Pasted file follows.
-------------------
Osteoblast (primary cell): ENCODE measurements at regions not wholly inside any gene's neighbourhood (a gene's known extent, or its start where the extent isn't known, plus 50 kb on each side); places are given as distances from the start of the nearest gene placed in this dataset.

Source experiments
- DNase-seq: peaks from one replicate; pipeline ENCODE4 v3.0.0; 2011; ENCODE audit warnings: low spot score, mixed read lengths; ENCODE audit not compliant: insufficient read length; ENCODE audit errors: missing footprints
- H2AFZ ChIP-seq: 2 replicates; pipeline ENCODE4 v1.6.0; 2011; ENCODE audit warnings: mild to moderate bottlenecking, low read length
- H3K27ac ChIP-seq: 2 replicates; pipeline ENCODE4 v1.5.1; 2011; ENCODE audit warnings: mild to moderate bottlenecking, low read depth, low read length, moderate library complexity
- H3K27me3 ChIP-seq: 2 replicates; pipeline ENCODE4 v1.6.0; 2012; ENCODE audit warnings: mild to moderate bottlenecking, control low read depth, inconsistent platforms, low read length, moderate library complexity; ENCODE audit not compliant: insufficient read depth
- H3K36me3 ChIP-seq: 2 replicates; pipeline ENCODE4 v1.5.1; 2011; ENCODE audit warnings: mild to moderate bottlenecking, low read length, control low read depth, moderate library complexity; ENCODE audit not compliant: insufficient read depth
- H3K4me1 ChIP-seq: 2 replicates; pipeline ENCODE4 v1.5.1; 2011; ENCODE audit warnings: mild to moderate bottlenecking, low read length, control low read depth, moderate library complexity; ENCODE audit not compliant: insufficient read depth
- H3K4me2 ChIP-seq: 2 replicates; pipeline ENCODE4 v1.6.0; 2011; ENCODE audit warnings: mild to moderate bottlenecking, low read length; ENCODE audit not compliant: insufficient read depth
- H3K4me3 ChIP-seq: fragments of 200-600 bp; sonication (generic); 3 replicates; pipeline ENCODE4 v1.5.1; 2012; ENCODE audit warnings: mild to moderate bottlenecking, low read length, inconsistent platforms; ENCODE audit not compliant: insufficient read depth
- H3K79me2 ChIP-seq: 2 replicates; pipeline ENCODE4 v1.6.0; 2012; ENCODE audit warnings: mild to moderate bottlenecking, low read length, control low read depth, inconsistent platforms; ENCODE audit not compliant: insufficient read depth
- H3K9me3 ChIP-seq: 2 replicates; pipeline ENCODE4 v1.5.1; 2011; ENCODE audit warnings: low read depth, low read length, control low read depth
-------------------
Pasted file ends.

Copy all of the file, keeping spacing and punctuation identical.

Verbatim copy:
Osteoblast (primary cell): ENCODE measurements at regions not wholly inside any gene's neighbourhood (a gene's known extent, or its start where the extent isn't known, plus 50 kb on each side); places are given as distances from the start of the nearest gene placed in this dataset.

Source experiments
- DNase-seq: peaks from one replicate; pipeline ENCODE4 v3.0.0; 2011; ENCODE audit warnings: low spot score, mixed read lengths; ENCODE audit not compliant: insufficient read length; ENCODE audit errors: missing footprints
- H2AFZ ChIP-seq: 2 replicates; pipeline ENCODE4 v1.6.0; 2011; ENCODE audit warnings: mild to moderate bottlenecking, low read length
- H3K27ac ChIP-seq: 2 replicates; pipeline ENCODE4 v1.5.1; 2011; ENCODE audit warnings: mild to moderate bottlenecking, low read depth, low read length, moderate library complexity
- H3K27me3 ChIP-seq: 2 replicates; pipeline ENCODE4 v1.6.0; 2012; ENCODE audit warnings: mild to moderate bottlenecking, control low read depth, inconsistent platforms, low read length, moderate library complexity; ENCODE audit not compliant: insufficient read depth
- H3K36me3 ChIP-seq: 2 replicates; pipeline ENCODE4 v1.5.1; 2011; ENCODE audit warnings: mild to moderate bottlenecking, low read length, control low read depth, moderate library complexity; ENCODE audit not compliant: insufficient read depth
- H3K4me1 ChIP-seq: 2 replicates; pipeline ENCODE4 v1.5.1; 2011; ENCODE audit warnings: mild to moderate bottlenecking, low read length, control low read depth, moderate library complexity; ENCODE audit not compliant: insufficient read depth
- H3K4me2 ChIP-seq: 2 replicates; pipeline ENCODE4 v1.6.0; 2011; ENCODE audit warnings: mild to moderate bottlenecking, low read length; ENCODE audit not compliant: insufficient read depth
- H3K4me3 ChIP-seq: fragments of 200-600 bp; sonication (generic); 3 replicates; pipeline ENCODE4 v1.5.1; 2012; ENCODE audit warnings: mild to moderate bottlenecking, low read length, inconsistent platforms; ENCODE audit not compliant: insufficient read depth
- H3K79me2 ChIP-seq: 2 replicates; pipeline ENCODE4 v1.6.0; 2012; ENCODE audit warnings: mild to moderate bottlenecking, low read length, control low read depth, inconsistent platforms; ENCODE audit not compliant: insufficient read depth
- H3K9me3 ChIP-seq: 2 replicates; pipeline ENCODE4 v1.5.1; 2011; ENCODE audit warnings: low read depth, low read length, control low read depth